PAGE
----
15.189 SirCam, bookworms &al.

From: by way of Willard McCarty (willard@lists.village.Virginia.EDU)
Date: Tue Aug 21 2001 - 04:03:28 EDT

  • Next message: by way of Willard McCarty: "15.190 NEH Summer Stipends (U.S.)"

                   Humanist Discussion Group, Vol. 15, No. 189.
           Centre for Computing in the Humanities, King's College London

       [1] From: Willard McCarty <willard.mccarty@kcl.ac.uk> (28)
             Subject: worms and bookworms

       [2] From: Michael Hart <hart@beryl.ils.unc.edu> (21)
             Subject: Re: 15.185 SirCam: why Milton might have thought

             Date: Tue, 21 Aug 2001 08:58:55 +0100
             From: Willard McCarty <willard.mccarty@kcl.ac.uk>
             Subject: worms and bookworms

    Julia Flanders' imagining, about a SirCam-like worm eating bits of Paradise
    Lost, reminds me of the plot of a Kung-fu movie I saw once. In it an evil
    landlord provokes the father of a young family into a fight-to-the-death.
    The landlord', with superior kung-fu, kills the father, who leaves to his
    young son his only valuable possession, a kung-fu manual showing the moves
    of his form. Years pass, the son grows up, nurturing deadly hatred for the
    landlord (who curiously seems not to age at all). When he has reached an
    age to begin his preparations for the fight obviously to come, he opens up
    the chest of his father's possessions, takes out the manual -- only to
    discover that a worm has eaten large sections of the book, completely
    obliterating some moves. Undeterred, the young man invents new moves to
    supply the missing ones. In the great fight at the end of the movie, what
    allows the youth to win over the landlord, a clearly superior opponent, is
    the fact that the landlord cannot tell what move is coming next. He thinks
    at various points in the fight he has understood the youth's form when POW!
    he is hit by an unexpected blow in an unexpected way. (BTW, I have heard it
    alleged that the Taiwanese secret service trains its people in a top-secret
    form of kung-fu for precisely this reason....)

    In reply to Julia, I suppose the question is whether we as readers could do
    as well as the youth in the story. Surely an application for hypertext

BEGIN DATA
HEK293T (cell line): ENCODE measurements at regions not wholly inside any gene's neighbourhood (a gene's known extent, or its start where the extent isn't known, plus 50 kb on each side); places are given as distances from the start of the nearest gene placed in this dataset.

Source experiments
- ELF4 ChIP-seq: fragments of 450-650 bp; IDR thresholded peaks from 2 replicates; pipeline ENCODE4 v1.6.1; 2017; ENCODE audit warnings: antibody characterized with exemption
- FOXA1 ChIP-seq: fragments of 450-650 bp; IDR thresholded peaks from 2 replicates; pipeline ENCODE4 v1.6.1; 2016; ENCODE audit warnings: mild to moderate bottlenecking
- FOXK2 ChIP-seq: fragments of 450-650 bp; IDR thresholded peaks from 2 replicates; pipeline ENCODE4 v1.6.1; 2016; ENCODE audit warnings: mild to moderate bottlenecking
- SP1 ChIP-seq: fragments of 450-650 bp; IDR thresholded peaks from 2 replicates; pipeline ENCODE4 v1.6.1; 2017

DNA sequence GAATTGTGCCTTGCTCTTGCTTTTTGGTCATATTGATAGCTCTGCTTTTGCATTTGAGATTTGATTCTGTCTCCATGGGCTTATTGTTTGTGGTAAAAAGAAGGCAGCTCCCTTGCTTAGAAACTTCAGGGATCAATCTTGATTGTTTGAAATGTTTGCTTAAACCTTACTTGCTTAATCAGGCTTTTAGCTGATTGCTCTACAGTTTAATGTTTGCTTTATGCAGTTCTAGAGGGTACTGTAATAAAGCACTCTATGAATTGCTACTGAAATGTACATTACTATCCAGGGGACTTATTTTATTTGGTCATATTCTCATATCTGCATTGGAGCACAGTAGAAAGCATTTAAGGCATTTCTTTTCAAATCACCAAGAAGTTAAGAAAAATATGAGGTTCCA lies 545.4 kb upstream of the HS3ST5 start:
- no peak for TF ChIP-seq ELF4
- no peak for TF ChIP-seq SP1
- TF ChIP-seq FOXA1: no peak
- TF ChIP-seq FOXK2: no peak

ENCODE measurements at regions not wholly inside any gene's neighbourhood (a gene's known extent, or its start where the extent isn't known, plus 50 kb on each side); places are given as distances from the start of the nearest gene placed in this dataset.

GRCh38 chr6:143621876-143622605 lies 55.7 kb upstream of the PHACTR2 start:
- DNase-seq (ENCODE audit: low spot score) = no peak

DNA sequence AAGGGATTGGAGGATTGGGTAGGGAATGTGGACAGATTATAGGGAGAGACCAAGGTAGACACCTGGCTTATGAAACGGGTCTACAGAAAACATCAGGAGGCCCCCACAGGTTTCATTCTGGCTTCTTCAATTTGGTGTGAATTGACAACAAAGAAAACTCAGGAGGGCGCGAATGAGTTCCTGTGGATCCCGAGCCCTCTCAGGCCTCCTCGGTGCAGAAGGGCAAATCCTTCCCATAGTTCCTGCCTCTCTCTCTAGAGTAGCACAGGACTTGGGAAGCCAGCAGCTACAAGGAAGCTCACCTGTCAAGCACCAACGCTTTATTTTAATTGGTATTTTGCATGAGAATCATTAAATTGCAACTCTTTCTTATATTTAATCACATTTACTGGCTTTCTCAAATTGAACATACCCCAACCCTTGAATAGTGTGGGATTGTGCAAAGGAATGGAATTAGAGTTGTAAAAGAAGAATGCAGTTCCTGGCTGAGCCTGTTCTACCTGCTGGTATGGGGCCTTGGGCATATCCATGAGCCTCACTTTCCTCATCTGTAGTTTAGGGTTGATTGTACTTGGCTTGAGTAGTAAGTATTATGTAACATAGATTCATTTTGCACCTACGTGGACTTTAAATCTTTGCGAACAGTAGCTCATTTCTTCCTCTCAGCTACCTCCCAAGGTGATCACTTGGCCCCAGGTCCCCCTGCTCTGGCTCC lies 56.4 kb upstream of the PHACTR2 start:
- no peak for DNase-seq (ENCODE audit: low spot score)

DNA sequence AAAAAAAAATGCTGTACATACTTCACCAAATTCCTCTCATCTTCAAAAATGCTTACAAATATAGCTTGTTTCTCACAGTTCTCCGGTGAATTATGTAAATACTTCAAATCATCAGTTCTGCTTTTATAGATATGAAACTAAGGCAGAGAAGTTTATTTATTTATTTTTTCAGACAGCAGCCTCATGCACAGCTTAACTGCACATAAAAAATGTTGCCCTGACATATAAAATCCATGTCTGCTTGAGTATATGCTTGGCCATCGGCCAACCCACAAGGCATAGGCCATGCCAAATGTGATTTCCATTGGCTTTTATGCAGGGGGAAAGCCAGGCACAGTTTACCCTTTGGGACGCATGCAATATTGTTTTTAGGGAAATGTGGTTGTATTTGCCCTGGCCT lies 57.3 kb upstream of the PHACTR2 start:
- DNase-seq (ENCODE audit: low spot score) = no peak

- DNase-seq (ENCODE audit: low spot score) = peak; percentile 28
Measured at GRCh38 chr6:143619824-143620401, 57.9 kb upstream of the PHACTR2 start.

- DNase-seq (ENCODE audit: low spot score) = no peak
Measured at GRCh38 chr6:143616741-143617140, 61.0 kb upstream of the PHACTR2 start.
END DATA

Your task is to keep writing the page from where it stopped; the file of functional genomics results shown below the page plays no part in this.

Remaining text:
poetry -- invent your own 17th-C dialogue between angel and man.


    Dr Willard McCarty / Senior Lecturer /
    Centre for Computing in the Humanities / King's College London /
    Strand / London WC2R 2LS / U.K. /
    +44 (0)20 7848-2784 / ilex.cc.kcl.ac.uk/wlm/

             Date: Tue, 21 Aug 2001 08:59:16 +0100
             From: Michael Hart <hart@beryl.ils.unc.edu>
             Subject: Re: 15.185 SirCam: why Milton might have thought differently

    On Sat, 18 Aug 2001, Humanist Discussion Group wrote:
    > One of the nice things about unlicensed printing of *books* is that they
    > stay where you put them; if 17th-century pamphlets had had the capacity to
    > reproduce themselves and crawl into your copy of Paradise Lost (and perhaps
    > eat away the bit where Adam and the angel have dinner) perhaps Milton might
    > have felt differently.

    > Julia Flanders

    Of course, even 16th-century pamphlets "had had the capacity to reproduce
    themselves and crawl". . . .

    Otherwise we would never have even heard of Martin Luther's 95 thesese,
    which basically proliferated in the same manner, totally unbeknownst to
    Luther. . .thanks to that invidious invention by Johannes Gutenberg. . .
    which started the first "Information Age."


    So nice to hear from you!

    Michael S. Hart
    Project Gutenberg
    "Ask Dr. Internet"
    Executive Director
    Internet User ~#100

    This archive was generated by hypermail 2b30 : Tue Aug 21 2001 - 04:14:12 EDT